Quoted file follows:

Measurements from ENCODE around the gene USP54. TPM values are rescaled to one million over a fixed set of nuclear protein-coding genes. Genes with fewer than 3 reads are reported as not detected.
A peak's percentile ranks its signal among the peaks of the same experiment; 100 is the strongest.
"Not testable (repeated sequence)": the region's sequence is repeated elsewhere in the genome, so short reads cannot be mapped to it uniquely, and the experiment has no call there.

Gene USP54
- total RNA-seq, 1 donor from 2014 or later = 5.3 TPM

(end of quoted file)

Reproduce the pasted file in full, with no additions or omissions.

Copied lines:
Measurements from ENCODE around the gene USP54. TPM values are rescaled to one million over a fixed set of nuclear protein-coding genes. Genes with fewer than 3 reads are reported as not detected.
A peak's percentile ranks its signal among the peaks of the same experiment; 100 is the strongest.
"Not testable (repeated sequence)": the region's sequence is repeated elsewhere in the genome, so short reads cannot be mapped to it uniquely, and the experiment has no call there.

Gene USP54
- total RNA-seq, 1 donor from 2014 or later = 5.3 TPM